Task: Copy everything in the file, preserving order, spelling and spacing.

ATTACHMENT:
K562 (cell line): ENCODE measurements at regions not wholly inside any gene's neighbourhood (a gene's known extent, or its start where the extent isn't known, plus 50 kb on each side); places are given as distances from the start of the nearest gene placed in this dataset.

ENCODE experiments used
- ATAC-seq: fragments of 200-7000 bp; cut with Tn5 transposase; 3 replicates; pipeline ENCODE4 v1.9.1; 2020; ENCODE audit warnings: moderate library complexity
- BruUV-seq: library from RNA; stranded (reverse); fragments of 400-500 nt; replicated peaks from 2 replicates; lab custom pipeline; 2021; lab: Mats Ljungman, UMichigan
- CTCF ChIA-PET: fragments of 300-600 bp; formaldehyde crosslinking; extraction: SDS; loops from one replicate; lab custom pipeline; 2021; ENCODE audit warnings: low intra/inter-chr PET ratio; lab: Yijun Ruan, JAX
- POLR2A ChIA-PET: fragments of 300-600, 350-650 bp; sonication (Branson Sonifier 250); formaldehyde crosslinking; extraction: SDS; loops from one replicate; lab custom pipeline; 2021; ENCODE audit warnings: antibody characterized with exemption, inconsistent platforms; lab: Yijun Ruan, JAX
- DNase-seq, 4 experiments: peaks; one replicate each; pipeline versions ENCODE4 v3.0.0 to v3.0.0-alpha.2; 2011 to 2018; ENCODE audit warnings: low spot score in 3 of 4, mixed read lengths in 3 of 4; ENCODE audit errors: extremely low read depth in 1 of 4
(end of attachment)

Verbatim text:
K562 (cell line): ENCODE measurements at regions not wholly inside any gene's neighbourhood (a gene's known extent, or its start where the extent isn't known, plus 50 kb on each side); places are given as distances from the start of the nearest gene placed in this dataset.

ENCODE experiments used
- ATAC-seq: fragments of 200-7000 bp; cut with Tn5 transposase; 3 replicates; pipeline ENCODE4 v1.9.1; 2020; ENCODE audit warnings: moderate library complexity
- BruUV-seq: library from RNA; stranded (reverse); fragments of 400-500 nt; replicated peaks from 2 replicates; lab custom pipeline; 2021; lab: Mats Ljungman, UMichigan
- CTCF ChIA-PET: fragments of 300-600 bp; formaldehyde crosslinking; extraction: SDS; loops from one replicate; lab custom pipeline; 2021; ENCODE audit warnings: low intra/inter-chr PET ratio; lab: Yijun Ruan, JAX
- POLR2A ChIA-PET: fragments of 300-600, 350-650 bp; sonication (Branson Sonifier 250); formaldehyde crosslinking; extraction: SDS; loops from one replicate; lab custom pipeline; 2021; ENCODE audit warnings: antibody characterized with exemption, inconsistent platforms; lab: Yijun Ruan, JAX
- DNase-seq, 4 experiments: peaks; one replicate each; pipeline versions ENCODE4 v3.0.0 to v3.0.0-alpha.2; 2011 to 2018; ENCODE audit warnings: low spot score in 3 of 4, mixed read lengths in 3 of 4; ENCODE audit errors: extremely low read depth in 1 of 4